Protein phosphorylation is the most ubiquitous of post-translational modifications, regulating a wide variety of essential functions from cell-cycle progression through to DNA damage repair. Phosphorylation is regulated by the kinases – a super-family of proteins that comprise the third largest protein family in the human genome. While advances in high-throughput mass spectrometry have resulted in the identification of hundreds of thousands of phosphorylation sites, the identification of the kinases that regulate these phosphorylation events has largely remained elusive. Understanding the kinases responsible for phosphorylation events is often crucial for understanding the function of the modification, however the transient nature of kinase binding means that identifying genuine kinase-binding events in vivo is both difficult and expensive.
The vast majority of methods for computationally predicting kinase binding targets rely primarily on sequence features. A lack of specificity in many kinase-binding motifs means that valid binding patterns can be found randomly throughout the proteome – leaving such meth- ods susceptible to high false-positive rates. However, the determinants of phosphorylation are not limited to the sequence; kinases are regulated through various cellular processes including mediating/activating proteins, localisation and cell cycle-specific expression. While such information has increasingly become accessible through proteomic databases, incomplete coverage, variable certainty and the heterogeneous nature of context and sequence information means that the integration of relevant features into a computational model is non-trivial.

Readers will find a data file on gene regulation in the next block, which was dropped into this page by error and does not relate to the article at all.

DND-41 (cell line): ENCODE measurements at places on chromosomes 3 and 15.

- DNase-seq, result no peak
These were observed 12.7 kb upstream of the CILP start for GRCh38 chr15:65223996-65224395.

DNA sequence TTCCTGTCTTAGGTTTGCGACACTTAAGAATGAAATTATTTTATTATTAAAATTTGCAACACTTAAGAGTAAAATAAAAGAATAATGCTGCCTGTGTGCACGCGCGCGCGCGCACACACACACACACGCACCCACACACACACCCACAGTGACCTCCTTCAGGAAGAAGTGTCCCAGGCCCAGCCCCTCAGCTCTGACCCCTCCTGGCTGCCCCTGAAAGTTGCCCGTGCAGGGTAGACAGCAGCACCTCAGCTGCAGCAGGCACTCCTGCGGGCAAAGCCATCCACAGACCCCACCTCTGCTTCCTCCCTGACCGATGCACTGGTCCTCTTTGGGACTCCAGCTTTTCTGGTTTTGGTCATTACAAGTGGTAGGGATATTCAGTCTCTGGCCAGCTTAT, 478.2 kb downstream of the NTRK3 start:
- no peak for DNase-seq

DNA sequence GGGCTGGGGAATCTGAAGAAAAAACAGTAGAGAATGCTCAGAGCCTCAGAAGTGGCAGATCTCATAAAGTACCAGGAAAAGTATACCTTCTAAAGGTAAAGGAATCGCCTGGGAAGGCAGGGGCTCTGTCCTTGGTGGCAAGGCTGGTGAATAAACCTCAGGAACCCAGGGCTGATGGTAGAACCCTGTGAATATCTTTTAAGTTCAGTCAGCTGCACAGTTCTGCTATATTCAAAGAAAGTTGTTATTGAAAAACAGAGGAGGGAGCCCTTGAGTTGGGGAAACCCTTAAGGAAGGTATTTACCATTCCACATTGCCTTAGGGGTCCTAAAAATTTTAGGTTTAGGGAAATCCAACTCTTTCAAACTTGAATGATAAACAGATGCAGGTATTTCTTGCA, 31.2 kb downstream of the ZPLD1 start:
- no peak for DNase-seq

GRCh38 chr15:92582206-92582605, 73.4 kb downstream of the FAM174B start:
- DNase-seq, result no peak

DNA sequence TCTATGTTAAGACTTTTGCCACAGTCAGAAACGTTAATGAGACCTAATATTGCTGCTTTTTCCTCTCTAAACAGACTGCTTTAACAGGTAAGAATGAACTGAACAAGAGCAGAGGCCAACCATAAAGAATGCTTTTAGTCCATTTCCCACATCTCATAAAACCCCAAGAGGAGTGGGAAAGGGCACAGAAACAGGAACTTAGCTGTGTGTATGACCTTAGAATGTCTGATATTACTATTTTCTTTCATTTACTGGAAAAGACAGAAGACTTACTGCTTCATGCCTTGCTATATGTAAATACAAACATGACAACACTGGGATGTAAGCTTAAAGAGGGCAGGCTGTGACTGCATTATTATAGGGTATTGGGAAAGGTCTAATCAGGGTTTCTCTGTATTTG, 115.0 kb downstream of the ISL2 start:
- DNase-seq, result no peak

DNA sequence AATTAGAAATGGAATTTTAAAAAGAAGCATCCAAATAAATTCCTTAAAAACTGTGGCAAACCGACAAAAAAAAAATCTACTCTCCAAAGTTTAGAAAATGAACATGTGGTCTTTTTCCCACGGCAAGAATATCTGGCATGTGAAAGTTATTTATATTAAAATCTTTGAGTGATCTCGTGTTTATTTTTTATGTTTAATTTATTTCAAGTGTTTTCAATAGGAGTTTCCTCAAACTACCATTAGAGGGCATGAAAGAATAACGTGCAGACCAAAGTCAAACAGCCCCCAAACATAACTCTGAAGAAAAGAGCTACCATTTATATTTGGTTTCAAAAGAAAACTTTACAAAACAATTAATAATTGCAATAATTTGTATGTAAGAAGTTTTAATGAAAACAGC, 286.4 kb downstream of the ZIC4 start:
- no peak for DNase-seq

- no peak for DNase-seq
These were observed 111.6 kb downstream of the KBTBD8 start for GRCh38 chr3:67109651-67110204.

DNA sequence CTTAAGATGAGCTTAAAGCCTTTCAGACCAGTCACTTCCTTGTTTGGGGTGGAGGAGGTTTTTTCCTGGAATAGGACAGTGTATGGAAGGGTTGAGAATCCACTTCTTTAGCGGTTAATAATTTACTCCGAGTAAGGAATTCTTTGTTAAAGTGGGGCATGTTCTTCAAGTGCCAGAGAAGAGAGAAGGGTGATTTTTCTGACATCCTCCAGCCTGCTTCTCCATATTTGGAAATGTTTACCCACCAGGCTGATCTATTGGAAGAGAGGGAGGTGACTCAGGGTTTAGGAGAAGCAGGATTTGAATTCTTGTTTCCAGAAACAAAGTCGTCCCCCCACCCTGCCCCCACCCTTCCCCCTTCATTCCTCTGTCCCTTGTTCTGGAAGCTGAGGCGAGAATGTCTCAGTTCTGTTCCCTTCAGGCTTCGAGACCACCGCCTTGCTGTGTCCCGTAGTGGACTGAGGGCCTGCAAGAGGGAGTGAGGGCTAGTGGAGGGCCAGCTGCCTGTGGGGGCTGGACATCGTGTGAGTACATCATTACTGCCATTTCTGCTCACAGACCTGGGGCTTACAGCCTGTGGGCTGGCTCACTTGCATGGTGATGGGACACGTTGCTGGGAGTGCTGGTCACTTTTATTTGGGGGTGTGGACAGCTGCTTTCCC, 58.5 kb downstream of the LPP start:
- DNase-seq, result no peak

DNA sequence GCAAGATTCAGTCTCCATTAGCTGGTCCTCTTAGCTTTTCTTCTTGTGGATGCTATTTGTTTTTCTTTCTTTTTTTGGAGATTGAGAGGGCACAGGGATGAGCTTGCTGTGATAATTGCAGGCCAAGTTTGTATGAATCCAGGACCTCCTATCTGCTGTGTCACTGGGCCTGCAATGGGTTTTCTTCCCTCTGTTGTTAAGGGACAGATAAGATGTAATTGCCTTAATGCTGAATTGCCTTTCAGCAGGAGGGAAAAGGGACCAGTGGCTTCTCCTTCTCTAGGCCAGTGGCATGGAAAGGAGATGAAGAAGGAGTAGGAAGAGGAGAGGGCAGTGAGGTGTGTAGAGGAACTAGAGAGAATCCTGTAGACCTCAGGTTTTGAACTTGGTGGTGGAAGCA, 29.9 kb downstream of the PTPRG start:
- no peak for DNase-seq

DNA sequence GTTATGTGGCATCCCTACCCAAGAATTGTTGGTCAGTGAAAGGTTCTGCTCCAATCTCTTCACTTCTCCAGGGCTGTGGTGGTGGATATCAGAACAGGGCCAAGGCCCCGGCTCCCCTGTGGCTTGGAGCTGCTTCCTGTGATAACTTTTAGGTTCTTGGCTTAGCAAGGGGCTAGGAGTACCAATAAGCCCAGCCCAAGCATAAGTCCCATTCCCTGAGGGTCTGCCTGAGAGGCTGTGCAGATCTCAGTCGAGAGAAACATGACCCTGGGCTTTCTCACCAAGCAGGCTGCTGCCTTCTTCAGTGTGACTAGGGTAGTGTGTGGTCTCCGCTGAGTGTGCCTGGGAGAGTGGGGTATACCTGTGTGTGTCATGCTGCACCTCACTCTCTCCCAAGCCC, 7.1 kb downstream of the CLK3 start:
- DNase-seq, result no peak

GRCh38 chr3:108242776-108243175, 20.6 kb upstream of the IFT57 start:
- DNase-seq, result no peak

In this thesis I present a method for the probabilistic integration of these two aspects of kinase regulation – context and sequence – into a Bayesian network model that can accurately predict kinase substrates. In the first part of the thesis I demonstrate how a model that incorporates knowledge of kinase-substrate phosphorylation, protein interactions and protein abundance across the cell cycle can be used to classify kinase substrates. The model achieves high level of prediction accuracy as determined by cross-validation, obtaining an average AUC of 0.86 across all kinases tested. When applying the model to complement sequence-based kinase- specific phosphorylation site prediction using previously published methods, I find it improves prediction performance for most comparisons made. As a validation of these ideas, I also show how protein interaction networks can be coupled with gene expression data to predict changes in phosphorylation status in response to varying cell treatment conditions.